Doro, like Fujitsu and their Stylistic S01, are pushing phones to elderly / senior customers.
Is there room for two competing companies in this sector? Well yes, and it’s only going to get bigger. Doro tell me that some 80% of people aged over 65 now have access to a mobile and half of them are considering a “smart phone” when they upgrade. Here in Europe the elderly population percentage is growing, and they’ve just announced that the new Doro PhoneEasy 810 (which sadly isn’t on display just yet) will be their first “touch only” model.
Like the Fujitsu solution, Doro have their own interface which sits on top of Android. However, they also have their own OS which they use on other Doro handsets. The current Doro PhoneEasy 740 uses Android and has a 5 megapixel camera, GPS, slide-down numeric keypad and that custom UI. There’s some thoughtful features and tweaks to make it easier to use, like a big “OK” button and instant access to your dialler – no on-screen softkey, just a big green “call” button and a big red “drop” button.
There’s a web interface too, which a carer or relative can use to keep in touch with the user. I spoke to Chris Millington, MD for Doro in the UK. He showed me the phones and how easy it is for users and relatives to communicate through both the phone itself and an easy-to-navigate web portal which allows both to send and receive web pages and information. Their “DoroExperience” system has already been a phenomenal success. It allows easy setup of the phone, contact entry and you can push apps out to the phone automatically via a their DoroExperience web portal.
Doro do, however, have to be a little careful about how phones are marketed to end users. Here in Europe the elderly population don’t necessarily want to be sold a phone with “an emergency button” (which is on the back) so Doro name features differently. There’s undoubtably all the safety features you could want, including an “ICE” (In Case of Emergency) screen used by emergency services. This contains information such as allergies, medication and existing conditions.
They’re also finding that it’s not just the elderly who are after this more simplistic interface, as many have now become perhaps tired of looking at thin, expensive smartphones with “complicated” user interfaces.
Doro handsets are selling well and are available in most mobile stores, even your local supermarket. Sales are up and business is definitely good. While other companies release more and more smartphones, Doro can step in with inexpensive and easy-to-use handsets which also appeal to those wanting a traditional feature phone.
The Evolution of Easy Smart Phones
Doro gives a taste of things to come, and the reason why…
London, 27 February 2013: 80% of people aged over 65 years now have access to a mobile phone and half of them are actively considering going ‘smart’ at their next upgrade. Less than one in five seniors has a smart phone – so the market opportunity for progression from feature phone to smart device is clear.
The company is responding to this wave of change and will be revealing its next smart phone during the second half of 2013. The highly anticipated Doro PhoneEasy® 810 will be the company’s most liberating and inspiring handset to date. It will give the user greater freedom from the boundaries of today’s technology. The design will focus on ease-of-access and usability to create a fun, enjoyable experience. It will empower the user to do much more with their mobile phone by offering a wealth of new features and functions.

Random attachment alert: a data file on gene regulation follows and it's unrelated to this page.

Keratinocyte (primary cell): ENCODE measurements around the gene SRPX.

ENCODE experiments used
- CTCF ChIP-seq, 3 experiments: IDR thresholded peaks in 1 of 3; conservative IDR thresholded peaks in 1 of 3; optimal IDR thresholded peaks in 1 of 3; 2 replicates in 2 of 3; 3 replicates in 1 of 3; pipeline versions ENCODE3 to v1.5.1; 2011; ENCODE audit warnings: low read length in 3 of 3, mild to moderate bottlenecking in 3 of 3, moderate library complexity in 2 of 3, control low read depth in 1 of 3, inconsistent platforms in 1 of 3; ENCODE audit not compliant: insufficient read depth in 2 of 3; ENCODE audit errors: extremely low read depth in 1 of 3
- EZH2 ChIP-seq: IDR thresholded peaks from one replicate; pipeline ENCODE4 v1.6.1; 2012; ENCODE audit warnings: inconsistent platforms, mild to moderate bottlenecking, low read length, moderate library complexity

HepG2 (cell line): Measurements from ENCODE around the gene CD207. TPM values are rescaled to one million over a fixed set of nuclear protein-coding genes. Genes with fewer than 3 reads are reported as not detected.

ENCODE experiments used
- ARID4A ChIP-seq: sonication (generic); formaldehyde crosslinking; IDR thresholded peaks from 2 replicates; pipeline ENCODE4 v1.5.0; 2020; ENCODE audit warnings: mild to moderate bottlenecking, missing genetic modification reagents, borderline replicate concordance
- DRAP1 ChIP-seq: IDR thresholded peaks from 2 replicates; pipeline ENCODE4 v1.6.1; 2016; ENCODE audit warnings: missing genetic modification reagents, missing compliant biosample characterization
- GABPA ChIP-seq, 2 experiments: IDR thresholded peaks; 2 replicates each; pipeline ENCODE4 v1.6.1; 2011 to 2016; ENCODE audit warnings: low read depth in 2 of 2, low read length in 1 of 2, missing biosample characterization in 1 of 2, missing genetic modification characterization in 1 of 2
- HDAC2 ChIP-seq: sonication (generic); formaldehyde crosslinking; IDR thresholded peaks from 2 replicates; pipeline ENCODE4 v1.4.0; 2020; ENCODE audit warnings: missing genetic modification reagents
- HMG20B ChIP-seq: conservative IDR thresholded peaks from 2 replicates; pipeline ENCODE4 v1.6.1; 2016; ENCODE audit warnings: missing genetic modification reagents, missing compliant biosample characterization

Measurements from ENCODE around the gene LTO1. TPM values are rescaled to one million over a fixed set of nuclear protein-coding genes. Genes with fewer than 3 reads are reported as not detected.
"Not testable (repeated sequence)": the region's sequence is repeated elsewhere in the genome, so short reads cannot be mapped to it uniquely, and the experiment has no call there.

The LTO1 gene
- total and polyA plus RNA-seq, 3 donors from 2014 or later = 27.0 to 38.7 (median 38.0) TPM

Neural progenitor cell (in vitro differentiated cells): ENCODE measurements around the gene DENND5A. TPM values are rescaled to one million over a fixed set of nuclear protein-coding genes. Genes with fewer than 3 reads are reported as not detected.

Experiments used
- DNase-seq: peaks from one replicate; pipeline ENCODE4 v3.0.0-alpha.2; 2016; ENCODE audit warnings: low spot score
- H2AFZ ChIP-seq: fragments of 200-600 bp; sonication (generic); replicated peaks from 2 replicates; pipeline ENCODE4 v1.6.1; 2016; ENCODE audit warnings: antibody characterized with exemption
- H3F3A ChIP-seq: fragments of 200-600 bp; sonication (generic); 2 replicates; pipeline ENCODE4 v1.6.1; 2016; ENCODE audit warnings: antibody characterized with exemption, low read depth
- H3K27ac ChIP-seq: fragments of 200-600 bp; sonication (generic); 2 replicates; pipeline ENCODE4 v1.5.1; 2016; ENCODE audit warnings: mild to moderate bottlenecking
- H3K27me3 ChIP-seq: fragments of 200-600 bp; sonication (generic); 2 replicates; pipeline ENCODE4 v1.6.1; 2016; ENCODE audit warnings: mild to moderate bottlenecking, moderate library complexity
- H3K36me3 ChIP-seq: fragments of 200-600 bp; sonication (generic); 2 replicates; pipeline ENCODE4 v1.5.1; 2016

Doro PhoneEasy® 810 will be Doro’s first ‘touch only’ model and will come in an ergonomic form, with easy grip and soft touch coating. The device will be powered by Doro’s own smart interface – Doro Experience® – which uses the company’s IP to make applications and software easier to use.
Chris Millington, Managing Director of Doro UK commented on the launch: “The senior mobile market is rapidly changing and we understand this. In response to these changes we’ll be launching our second smart phone later this year. To keep abreast of the dynamic senior segment new designs and form factors are required. The reason our devices succeed is that we give absolute granular attention to every possible detail in the design process. Most importantly our new smart phone will not be another ‘me too’ touch screen device. Our handset will be a liberating device and a technology challenger in true Doro style. We will offer a significant point of difference.”
The research was conducted by IPSOS for Doro and investigated purchasing habits within the senior audience segment1. Findings show that on average a senior retains their mobile for a little over three years (38 months). This is far longer than most other mobile users who on average keep a mobile for between 18-24 months. As such, seniors expect a lot from their mobiles and demand more quality.
Chris Millington concluded: “Our current position as market leader within the easy mobile category, combined with our previous experience of delivering best-of-breed, award-winning smart devices and our deep consumer insights, puts us ahead. We are the premier handset partner of choice for those who wish to ride the wave and win.”
Doro launched its first smart device in 2012 – Doro PhoneEasy® 740 with DoroExperience®. The handset has seen phenomenal success in major markets including the Nordic region – which is further testimony to Doro’s winning approach.